, PLOS Neglected Tropical Diseases, Vol: 10:e0004515, ISSN: 1935-2735
  • Journal article
    Opi DH, Uyoga S, Orori EN, Williams TN, Rowe JAet al., 2016,

    Red blood cell complement receptor one level varies with Knops blood group, α+thalassaemia and age among Kenyan children

    , Genes and Immunity, Vol: 17, Pages: 171-178, ISSN: 1476-5470

    Both the invasion of red blood cells (RBCs) by Plasmodium falciparum parasites and the sequestration of parasite-infected RBCs in the microvasculature are mediated in part by complement receptor one (CR1). RBC surface CR1 level can vary between individuals by more than 20-fold and may be associated with the risk of severe malaria. The factors that influence RBC CR1 level variation are poorly understood, particularly in African populations. We studied 3535 child residents of a malaria-endemic region of coastal Kenya and report, for the first time, that the CR1 Knops blood group alleles Sl2 and McCb, and homozygous HbSS are positively associated with RBC CR1 level. Sickle cell trait and ABO blood group did not influence RBC CR1 level. We also confirm the previous observation that α+thalassaemia is associated with reduced RBC CR1 level, possibly due to small RBC volume, and that age-related changes in RBC CR1 expression occur throughout childhood. RBC CR1 level in malaria-endemic African populations is a complex phenotype influenced by multiple factors that should be taken into account in the design and interpretation of future studies on CR1 and malaria susceptibility.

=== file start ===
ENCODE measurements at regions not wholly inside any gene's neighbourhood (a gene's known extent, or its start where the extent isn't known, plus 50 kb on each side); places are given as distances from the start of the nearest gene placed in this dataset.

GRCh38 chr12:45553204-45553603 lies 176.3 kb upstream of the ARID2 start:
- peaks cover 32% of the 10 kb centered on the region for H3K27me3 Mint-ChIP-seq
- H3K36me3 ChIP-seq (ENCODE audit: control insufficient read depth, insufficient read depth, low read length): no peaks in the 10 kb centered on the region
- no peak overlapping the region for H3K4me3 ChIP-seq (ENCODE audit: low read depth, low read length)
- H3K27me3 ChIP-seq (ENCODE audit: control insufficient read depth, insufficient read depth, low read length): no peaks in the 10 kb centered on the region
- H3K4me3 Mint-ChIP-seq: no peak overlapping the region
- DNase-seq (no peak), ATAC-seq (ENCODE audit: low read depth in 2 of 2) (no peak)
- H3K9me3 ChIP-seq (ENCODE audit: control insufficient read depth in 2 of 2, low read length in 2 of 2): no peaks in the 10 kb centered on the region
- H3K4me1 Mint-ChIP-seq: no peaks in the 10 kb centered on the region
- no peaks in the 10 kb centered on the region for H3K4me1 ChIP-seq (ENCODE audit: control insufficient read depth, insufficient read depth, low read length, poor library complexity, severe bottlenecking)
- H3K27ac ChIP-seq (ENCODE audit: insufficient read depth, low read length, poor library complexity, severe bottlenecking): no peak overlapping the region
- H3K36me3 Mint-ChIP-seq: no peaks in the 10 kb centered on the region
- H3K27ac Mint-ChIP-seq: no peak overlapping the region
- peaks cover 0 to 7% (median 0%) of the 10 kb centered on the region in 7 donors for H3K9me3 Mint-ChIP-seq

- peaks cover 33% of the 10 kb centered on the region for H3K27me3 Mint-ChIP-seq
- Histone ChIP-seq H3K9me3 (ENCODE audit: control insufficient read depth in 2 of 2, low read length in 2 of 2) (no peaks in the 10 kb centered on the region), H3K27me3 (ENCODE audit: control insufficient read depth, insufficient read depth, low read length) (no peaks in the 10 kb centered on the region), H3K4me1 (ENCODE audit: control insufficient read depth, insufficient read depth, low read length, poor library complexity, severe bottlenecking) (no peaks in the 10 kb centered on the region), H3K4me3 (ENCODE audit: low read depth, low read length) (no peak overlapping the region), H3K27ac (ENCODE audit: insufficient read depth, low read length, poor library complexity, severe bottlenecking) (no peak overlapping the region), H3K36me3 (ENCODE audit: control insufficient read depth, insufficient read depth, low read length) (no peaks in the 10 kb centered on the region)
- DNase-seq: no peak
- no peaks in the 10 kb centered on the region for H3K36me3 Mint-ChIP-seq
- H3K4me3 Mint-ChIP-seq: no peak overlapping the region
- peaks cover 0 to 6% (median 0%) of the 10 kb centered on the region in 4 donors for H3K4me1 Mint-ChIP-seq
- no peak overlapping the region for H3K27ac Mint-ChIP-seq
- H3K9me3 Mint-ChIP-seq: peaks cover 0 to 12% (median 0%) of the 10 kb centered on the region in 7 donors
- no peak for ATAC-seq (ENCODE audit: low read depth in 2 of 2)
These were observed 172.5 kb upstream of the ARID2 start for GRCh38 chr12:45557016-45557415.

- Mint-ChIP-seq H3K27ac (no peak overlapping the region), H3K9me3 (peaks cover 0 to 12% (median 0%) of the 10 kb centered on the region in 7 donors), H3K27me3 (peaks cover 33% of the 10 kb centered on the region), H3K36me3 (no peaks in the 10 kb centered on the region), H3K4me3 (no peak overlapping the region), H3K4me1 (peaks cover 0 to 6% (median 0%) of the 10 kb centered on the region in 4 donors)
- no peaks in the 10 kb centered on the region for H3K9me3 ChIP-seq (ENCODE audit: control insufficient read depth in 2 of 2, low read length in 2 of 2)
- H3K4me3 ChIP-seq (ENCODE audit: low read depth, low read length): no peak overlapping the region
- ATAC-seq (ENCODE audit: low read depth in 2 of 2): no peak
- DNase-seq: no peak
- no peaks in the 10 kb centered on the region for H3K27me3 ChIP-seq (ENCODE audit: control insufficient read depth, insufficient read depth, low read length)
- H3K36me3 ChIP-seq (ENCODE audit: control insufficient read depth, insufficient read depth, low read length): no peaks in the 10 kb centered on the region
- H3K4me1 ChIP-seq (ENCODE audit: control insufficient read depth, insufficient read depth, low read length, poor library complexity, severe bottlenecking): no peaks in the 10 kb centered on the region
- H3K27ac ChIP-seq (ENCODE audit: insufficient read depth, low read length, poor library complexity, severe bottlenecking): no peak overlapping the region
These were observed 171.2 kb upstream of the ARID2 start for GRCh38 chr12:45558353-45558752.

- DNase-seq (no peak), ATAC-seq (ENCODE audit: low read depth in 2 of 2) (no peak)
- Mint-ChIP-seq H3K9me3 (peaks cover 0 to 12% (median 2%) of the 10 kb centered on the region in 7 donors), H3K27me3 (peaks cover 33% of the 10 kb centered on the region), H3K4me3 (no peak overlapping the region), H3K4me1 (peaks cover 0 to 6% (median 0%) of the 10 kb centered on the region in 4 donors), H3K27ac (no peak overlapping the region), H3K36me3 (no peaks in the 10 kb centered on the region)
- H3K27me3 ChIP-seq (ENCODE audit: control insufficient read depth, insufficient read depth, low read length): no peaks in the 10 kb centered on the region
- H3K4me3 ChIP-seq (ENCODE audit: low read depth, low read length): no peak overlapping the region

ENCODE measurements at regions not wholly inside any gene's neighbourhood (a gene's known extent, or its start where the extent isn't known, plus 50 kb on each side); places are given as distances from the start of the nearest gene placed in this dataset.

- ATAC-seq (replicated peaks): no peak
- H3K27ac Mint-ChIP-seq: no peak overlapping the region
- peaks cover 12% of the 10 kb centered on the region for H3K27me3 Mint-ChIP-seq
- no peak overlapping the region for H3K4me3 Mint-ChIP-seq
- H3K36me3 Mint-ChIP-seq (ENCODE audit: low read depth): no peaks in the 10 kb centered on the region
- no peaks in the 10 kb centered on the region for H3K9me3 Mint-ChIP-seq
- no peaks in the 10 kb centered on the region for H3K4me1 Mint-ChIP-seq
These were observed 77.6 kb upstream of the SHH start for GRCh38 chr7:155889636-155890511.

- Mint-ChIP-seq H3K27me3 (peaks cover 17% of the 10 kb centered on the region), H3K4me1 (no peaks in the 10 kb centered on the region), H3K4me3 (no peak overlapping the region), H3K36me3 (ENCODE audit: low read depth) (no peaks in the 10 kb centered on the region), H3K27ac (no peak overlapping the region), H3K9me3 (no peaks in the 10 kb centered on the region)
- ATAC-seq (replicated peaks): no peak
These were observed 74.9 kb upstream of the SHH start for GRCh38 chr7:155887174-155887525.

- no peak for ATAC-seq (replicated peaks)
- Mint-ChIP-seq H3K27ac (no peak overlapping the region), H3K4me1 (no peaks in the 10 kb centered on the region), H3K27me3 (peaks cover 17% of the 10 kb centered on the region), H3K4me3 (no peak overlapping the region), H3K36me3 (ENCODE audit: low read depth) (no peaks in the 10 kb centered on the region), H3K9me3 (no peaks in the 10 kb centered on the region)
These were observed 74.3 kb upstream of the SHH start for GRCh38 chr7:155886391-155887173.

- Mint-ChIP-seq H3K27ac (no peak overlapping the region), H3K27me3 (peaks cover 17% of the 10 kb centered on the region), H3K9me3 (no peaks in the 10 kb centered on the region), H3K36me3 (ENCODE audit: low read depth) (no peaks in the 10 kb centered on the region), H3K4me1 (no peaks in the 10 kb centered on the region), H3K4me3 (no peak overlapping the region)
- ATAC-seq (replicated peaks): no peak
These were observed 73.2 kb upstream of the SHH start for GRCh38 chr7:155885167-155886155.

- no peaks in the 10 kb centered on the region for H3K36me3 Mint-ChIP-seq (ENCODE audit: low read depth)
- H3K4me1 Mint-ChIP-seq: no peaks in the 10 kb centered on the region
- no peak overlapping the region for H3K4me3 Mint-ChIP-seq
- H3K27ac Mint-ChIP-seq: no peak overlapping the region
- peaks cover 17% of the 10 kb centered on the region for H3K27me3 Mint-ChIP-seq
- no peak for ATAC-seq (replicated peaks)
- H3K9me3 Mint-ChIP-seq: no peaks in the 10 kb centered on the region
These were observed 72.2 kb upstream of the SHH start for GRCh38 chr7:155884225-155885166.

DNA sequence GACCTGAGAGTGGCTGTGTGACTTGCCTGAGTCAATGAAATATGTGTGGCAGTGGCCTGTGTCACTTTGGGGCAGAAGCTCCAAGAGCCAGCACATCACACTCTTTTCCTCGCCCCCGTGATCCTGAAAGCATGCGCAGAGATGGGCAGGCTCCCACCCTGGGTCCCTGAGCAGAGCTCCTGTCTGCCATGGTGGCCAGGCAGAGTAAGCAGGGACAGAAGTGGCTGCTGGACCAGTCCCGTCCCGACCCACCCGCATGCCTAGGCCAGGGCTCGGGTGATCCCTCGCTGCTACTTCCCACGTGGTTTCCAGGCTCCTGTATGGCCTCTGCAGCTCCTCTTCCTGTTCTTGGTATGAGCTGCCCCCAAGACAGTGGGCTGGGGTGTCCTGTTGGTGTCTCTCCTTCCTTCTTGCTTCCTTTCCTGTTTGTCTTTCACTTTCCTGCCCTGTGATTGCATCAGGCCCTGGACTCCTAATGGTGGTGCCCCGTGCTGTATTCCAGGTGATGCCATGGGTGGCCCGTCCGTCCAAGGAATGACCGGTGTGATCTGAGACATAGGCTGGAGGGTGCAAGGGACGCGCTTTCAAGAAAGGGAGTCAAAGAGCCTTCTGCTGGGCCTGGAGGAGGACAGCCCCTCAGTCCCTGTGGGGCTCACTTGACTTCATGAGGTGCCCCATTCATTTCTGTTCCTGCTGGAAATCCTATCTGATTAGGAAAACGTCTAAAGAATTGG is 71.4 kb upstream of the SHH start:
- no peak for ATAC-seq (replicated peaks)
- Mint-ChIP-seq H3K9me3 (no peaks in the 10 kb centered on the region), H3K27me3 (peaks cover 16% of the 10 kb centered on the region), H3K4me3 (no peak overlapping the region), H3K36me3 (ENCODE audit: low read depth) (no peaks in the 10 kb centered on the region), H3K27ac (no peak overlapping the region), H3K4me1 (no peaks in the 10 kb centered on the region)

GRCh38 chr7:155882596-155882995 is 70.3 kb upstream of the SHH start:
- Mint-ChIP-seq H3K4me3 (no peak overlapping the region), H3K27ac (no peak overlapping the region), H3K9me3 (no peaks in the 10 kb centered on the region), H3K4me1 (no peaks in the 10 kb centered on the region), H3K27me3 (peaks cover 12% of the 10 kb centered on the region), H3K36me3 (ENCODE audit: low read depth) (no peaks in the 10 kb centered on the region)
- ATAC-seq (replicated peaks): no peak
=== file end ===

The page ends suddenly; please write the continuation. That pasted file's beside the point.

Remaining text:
• Journal article
    Seale AC, Davies MR, Anampiu K, Morpeth SC, Nyongesa S, Mwarumba S, Smeesters PR, Efstratiou A, Karugutu R, Mturi N, Williams TN, Scott JAG, Kariuki S, Dougan G, Berkley JAet al., 2016,

    Invasive group A Streptococcus amongst children in rural Kenya

    , Emerging Infectious Diseases, Vol: 22, Pages: 224-232, ISSN: 1080-6059

    There are minimal data on the burden of Streptococcus pyogenes (group A Streptococcus; GAS) in sub-Saharan Africa and none on serotypes causing disease. We analyzed systematically collected clinical and microbiological surveillance data from 64,741 hospital admissions in Kilifi, Kenya (1998-2011), to describe incidence, clinical presentations and emm-types of invasive GAS (iGAS). There were 370 cases; commonly skin and soft tissue infections (258/369,70%), severe pneumonia (86/369,23%), and primary bacteremia (53/369,14%); overall case fatality risk was 45/369 (12%). Incidence of iGAS was, in neonates 0.6/1000 live-births; <1 year 101/100,000, and <5 years 35/100,000. Using genome sequencing, 88 different emm-types were observed, highlighting extensive circulating GAS heterogeneity. GAS is an important cause of serious bacterial disease in this setting, especially in neonates, with considerable genotypic diversity. There may be limited benefit from the most advanced GAS type-specific vaccines and efforts must be directed to protect against disease in high burden regions.

  • Journal article
    Williams TN, 2016,

    Sickle cell disease in Sub-Saharan Africa

    , Hematology/Oncology Clinics of North America, Vol: 30, Pages: 343-358, ISSN: 1558-1977

    In Africa, at least 240,000 children are born each year with sickle cell disease. Historically, in the absence of newborn screening and appropriate treatment, most such children died undiagnosed in early childhood. However, with increasing awareness of the condition and economic and epidemiologic transition, increasing numbers are surviving. Greater investments in basic and applied research in the African context, and increased sensitization or African ministries of health regarding the importance of this condition, could make a substantial difference to the lives and livelihoods of millions of people living with sickle cell disease on the continent and their families.